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Surviving America's Depression Epidemic: How to Find Morale, Energy, and Community in a World Gone Crazy Paperback – October 26, 2007

4.9 out of 5 stars 14 customer reviews

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From Publishers Weekly

Levine is a clinical psychologist whose message, which he first explored in 2003's Commonsense Rebellion, is that American society is a pathological society, mired in "an extremist consumer culture" that breeds depression as a matter of course (he points to the American Psychological Association's 1998 statement that the U.S. was suffering "ten to twenty times as much" depression as it was 50 years before). Levine attributes this to three consumerism-driven factors: the failure of the medical profession to account for "societal and cultural sources for despair"; the "psycho-pharmaceutical complex" that pushes health practitioners to prescribe drugs; and therapists' determination not to stray from the standardized counseling rulebook. The solution Levine uses in his own practice recognizes that periods of depression can be a "natural part of the human condition" and "potential sources for motivation and discovery," and combines humor and practical advice to instill the self-acceptance and self-release that will help people pull themselves clear and find "life beyond self." Though the toppling of consumer society advocated in a final section on "Public Passion and Reclaiming Community" may not be entirely realistic (especially for the lone self-helper), Levine's holistic approach, bolstered by plenty of scholarship and popular literary references, will give depression patients a useful big-picture perspective.
Copyright © Reed Business Information, a division of Reed Elsevier Inc. All rights reserved.


"How does a sane person find meaning in a world gone mad? The question is not a new one, but author/psychologist Bruce Levine offers timely insights about the social and cultural causes of demoralization. Like other critical thinkers within the existential tradition Levine implies that the phenomenon of psychological depression is a 'not unreasonable' response to the pressures of corporate authoritarianism. What was once a country of immigrant aliens has become increasingly a country of the alienated. But is this alienation inevitable? Surviving America's Depression Epidemic presents startling facts, powerful anecdotes, and poignant aphorisms. In this, the Dark Age of the pharmaceutical-military-industrial complex, Levine has given a much needed wake-up call which challenges each of us to find our own antidote, in the healing aspects of integrity, nature, self-transcendence, and community."--Grace E. Jackson, MD, author of Rethinking Psychiatric Drugs: A Guide for Informed Consent

"In a society permeated by medicalized images of 'depression,' Bruce Levine reminds us to take a broader view, and incorporate historical analysis, social criticism, cross-cultural perspectives, creative insights, and spiritual wisdom into any future public discourse about why so many in our culture are so unhappy, and how we can best help them thrive instead. Surviving America's Depression Epidemic is a bold, intelligent, courageous, and insightful book that will enlighten and inspire many individuals who count themselves as among 'the depressed' (including myself)."--Thomas Armstrong, Ph.D. author of The Human Odyssey, and The Myth of the A.D.D. Child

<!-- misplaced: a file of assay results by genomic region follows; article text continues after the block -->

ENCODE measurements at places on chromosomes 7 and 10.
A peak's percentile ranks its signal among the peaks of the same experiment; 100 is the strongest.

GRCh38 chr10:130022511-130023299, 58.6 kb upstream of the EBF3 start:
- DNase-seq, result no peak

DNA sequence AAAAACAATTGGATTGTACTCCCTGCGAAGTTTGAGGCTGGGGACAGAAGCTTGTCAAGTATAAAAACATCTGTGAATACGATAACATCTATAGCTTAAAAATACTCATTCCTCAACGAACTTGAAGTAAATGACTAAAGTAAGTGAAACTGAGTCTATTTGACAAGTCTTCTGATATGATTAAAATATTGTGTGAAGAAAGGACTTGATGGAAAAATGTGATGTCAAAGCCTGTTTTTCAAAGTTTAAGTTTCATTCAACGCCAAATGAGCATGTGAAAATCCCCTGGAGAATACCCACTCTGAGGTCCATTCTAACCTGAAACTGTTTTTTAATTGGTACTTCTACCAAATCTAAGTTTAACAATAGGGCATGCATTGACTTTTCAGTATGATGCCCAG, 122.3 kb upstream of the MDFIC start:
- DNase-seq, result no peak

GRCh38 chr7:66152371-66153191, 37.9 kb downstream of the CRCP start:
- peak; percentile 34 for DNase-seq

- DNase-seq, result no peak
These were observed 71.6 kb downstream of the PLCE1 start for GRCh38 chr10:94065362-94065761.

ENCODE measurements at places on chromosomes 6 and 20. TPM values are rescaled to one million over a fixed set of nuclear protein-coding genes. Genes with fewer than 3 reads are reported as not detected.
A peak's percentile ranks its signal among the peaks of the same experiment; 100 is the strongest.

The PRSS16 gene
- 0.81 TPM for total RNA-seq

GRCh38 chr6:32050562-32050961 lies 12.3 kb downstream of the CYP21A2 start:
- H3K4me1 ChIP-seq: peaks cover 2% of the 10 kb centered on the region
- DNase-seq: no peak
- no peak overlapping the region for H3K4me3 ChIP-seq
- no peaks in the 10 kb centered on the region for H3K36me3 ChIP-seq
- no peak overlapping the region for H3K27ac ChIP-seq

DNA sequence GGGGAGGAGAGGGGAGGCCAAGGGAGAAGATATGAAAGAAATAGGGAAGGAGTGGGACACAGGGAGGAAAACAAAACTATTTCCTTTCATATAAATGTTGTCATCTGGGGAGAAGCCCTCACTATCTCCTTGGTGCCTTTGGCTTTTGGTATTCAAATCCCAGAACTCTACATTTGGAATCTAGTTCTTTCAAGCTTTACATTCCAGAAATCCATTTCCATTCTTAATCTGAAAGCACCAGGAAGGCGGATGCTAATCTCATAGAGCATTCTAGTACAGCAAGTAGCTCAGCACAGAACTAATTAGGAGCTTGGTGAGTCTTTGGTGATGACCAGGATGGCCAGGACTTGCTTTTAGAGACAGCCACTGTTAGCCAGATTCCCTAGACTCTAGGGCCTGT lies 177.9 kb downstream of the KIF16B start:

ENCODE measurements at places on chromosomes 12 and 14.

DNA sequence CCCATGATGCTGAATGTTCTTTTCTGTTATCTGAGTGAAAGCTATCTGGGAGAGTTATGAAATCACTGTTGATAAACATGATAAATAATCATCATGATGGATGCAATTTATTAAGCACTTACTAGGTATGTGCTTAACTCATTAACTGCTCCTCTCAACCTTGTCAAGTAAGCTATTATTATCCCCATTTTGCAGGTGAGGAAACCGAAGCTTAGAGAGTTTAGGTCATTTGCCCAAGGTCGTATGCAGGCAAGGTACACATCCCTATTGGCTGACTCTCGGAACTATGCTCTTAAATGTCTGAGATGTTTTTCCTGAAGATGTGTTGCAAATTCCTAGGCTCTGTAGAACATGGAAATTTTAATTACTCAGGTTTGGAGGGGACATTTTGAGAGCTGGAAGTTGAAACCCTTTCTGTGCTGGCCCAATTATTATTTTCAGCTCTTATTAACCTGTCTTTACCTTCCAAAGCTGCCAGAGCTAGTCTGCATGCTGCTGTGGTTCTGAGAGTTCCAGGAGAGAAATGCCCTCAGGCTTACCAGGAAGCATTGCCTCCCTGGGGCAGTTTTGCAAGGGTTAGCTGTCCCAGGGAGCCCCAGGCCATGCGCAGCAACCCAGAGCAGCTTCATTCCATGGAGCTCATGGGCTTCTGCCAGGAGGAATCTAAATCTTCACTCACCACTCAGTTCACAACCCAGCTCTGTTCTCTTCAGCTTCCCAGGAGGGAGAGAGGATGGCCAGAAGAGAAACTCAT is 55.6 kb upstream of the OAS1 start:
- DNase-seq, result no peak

"While Surviving America's Depression Epidemic is an excellent self-help book, it is not just for the clinically depressed. This well-conceived and researched book illuminates the general malaise tinting the canvas of our lives and validates the background of unhappiness inherent in our contemporary lifestyles--a background often mislabeled as pathological. We are all trying to survive this epidemic. The book is empowering, energizing, and provides a road map to greater psychological health, motivation, and fulfillment."--Stuart Shipko, M.D., author of Surviving Panic Disorder

"If you've ever smelled a rat in the way corporate America tears down community with one hand and pushes antidepressant drugs with the other, this book is for you."--Will Hall, co-founder of Freedom Center (Northampton, MA) and staff member, The Icarus Project

"Surviving America's Depression Epidemic bravely connects much of the overwhelming despair in our society to society itself, and offers innovative remedies. I encourage anyone who has ever asked, 'What are the alternatives to the current mental health system?' -- to read this book. Bruce shows us an array of specific, practical options to fight the good fight on our increasingly demoralized planet. As a psychiatric survivor, I highly recommend that mental health professionals read this book."--David W. Oaks, Director MindFreedom International

"This well-written and insightful book locates depression where it should be situated‐in the dehumanization of American culture and the corporatization of psychological health and well-being. Moreover, Dr. Levine offers insights into what we've lost sight of and what we can do about it."--David Walker, Ph.D., Associate Professor, American School of Professional Psychology